During pregnancy, physiologic and anatomic changes may affect the presentation of abdominal pain [32–36]. Symptoms of normal pregnancy (nausea, vomiting, abdominal pain) could mimic severe abdominal pathology and fever is not always present [33–36]. Therefore, an acute abdomen during pregnancy often presents atypically and it could be difficult to distinguish a tense abdomen from a normal pregnancy [32, 37] and to detect an acute abdomen based on clinical and physical examination only .
Because of the rare incidence and the aspecific presentation, rupture of the uterus in our case was not the primary diagnosis. In combination with the pre-eclampsia, abdominal pain, tender lower abdomen, and negative heartbeat of the fetus, we thought of an abruptio placentae. It is unclear if the acute presentation was only due to the uterus rupture, or if this abruptio occurred prior to the rupture, making it a possible cause of the event . Mourad et al.  recently also suggested that given the rarity of an idiopathic spontaneous uterine rupture in an unscarred primigravid uterus, a placental abruption is a more likely cause of a uterine rupture, especially in patients with pre-eclampsia . In our case, pathological examination of the placenta showed signs of abruption and, therefore, in combination with the possible cornual or angular localization of the pregnancy, could be the cause of this severe obstetrical complication.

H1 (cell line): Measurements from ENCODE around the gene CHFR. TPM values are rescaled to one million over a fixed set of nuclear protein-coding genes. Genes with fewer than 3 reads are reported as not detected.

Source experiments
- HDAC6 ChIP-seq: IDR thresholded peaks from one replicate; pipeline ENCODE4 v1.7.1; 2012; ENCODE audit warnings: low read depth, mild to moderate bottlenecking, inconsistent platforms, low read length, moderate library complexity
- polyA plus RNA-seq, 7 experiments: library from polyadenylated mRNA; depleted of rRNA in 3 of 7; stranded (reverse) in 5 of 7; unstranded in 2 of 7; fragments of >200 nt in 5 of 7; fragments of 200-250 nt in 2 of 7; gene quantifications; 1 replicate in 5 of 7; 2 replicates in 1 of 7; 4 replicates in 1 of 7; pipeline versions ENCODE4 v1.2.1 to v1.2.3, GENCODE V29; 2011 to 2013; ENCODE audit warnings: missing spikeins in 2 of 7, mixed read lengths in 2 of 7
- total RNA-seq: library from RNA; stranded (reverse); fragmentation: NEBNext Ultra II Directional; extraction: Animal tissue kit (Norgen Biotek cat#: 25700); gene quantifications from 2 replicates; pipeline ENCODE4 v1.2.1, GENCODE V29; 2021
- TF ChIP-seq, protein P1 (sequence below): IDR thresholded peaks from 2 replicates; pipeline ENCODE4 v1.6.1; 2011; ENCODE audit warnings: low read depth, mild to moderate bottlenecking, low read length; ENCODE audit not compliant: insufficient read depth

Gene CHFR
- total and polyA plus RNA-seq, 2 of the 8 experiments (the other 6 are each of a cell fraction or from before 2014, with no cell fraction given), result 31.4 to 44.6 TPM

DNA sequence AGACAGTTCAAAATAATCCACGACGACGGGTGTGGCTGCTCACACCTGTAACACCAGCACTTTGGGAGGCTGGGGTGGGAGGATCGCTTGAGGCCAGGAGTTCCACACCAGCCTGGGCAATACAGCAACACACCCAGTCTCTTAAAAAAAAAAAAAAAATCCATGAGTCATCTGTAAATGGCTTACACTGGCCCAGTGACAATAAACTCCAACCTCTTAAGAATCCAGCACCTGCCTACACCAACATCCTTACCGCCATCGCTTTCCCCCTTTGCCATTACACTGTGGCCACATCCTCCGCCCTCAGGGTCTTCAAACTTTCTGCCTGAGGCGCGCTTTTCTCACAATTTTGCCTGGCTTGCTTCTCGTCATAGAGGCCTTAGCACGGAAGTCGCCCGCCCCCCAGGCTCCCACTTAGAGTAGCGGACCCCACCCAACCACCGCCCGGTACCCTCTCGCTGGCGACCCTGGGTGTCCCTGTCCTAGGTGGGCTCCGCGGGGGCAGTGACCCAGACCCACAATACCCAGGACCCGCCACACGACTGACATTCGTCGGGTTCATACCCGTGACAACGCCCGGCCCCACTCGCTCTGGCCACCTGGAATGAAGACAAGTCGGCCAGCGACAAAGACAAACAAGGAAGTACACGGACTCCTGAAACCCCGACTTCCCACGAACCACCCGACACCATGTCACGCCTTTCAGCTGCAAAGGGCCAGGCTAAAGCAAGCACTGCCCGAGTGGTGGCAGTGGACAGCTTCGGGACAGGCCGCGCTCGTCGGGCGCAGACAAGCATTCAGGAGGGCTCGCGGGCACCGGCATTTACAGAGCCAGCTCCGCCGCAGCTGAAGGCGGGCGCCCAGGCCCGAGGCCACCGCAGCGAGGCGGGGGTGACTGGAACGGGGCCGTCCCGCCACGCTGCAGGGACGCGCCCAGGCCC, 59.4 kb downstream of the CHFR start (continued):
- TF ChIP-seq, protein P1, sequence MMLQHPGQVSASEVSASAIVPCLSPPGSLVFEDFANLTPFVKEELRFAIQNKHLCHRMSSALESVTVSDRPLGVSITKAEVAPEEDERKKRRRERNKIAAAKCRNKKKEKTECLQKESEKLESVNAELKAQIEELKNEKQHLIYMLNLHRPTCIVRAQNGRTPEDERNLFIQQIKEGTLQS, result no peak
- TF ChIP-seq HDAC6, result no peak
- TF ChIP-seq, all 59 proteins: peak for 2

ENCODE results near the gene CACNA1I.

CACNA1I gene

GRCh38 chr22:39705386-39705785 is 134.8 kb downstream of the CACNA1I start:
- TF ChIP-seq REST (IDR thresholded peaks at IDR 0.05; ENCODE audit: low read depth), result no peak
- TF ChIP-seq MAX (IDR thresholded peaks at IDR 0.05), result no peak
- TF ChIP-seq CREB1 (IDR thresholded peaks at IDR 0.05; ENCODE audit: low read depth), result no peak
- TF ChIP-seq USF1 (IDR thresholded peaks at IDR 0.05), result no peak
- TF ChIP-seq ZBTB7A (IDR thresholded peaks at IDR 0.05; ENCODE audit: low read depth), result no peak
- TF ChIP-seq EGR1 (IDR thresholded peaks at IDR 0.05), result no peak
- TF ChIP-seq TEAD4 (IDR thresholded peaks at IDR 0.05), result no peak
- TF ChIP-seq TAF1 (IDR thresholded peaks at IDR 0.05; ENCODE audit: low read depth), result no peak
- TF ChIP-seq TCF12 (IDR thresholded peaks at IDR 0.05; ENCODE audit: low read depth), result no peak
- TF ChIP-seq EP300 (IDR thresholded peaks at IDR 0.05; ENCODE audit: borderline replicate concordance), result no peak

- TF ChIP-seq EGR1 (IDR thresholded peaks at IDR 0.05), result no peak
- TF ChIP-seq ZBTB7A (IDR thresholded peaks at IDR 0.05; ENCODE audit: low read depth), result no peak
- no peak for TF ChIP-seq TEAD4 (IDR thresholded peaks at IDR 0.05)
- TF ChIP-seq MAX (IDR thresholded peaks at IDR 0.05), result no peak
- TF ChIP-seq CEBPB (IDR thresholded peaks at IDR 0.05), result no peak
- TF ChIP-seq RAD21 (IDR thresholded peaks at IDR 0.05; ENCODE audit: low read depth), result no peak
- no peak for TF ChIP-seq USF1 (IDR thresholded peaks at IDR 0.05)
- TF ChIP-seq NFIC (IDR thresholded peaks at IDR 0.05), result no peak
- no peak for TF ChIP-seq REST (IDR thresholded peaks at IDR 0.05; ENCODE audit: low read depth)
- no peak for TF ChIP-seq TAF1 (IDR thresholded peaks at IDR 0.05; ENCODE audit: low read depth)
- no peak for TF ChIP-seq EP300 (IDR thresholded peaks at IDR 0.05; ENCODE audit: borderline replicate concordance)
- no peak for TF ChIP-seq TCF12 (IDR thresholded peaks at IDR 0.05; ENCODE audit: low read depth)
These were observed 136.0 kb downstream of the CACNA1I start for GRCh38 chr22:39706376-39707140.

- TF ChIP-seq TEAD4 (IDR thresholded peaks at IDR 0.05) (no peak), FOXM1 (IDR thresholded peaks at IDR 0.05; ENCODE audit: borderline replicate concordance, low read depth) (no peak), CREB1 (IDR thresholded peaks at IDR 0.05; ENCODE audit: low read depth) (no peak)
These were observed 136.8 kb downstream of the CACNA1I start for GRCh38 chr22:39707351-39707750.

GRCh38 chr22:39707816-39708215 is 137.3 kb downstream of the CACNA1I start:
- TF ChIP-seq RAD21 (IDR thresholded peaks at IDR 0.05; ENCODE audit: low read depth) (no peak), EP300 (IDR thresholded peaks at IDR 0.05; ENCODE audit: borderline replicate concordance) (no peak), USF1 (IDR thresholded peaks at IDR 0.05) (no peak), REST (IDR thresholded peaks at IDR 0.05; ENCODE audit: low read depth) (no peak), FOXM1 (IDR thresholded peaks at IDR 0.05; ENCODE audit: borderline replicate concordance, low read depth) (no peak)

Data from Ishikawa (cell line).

Rupture of the pregnant uterus is an uncommon but severe obstetrical event, which is associated with high perinatal and maternal morbidity and mortality [1, 2]. It often presents atypically, which makes it difficult to detect based on clinical and physical examination only. The main risk factor is a previous caesarean section (the “scarred uterus”), but a rupture of the pregnant uterus should always be considered in a pregnant woman presenting with abdominal pain, even in a primigravid patient.
Equal contribution to the article of LP and MED. Both authors read and approved the final manuscript.
Written informed consent was obtained from the patient for publication of this case report and any accompanying images. A copy of the written consent is available for review by the Editor-in-Chief of this journal.
The authors declare that they have no competing interests.
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Lotte Posthumus, Email: firstname.lastname@example.orgL.
Marielle Eveline Donker, Email: ln.avu.cma@reknoD.E.M.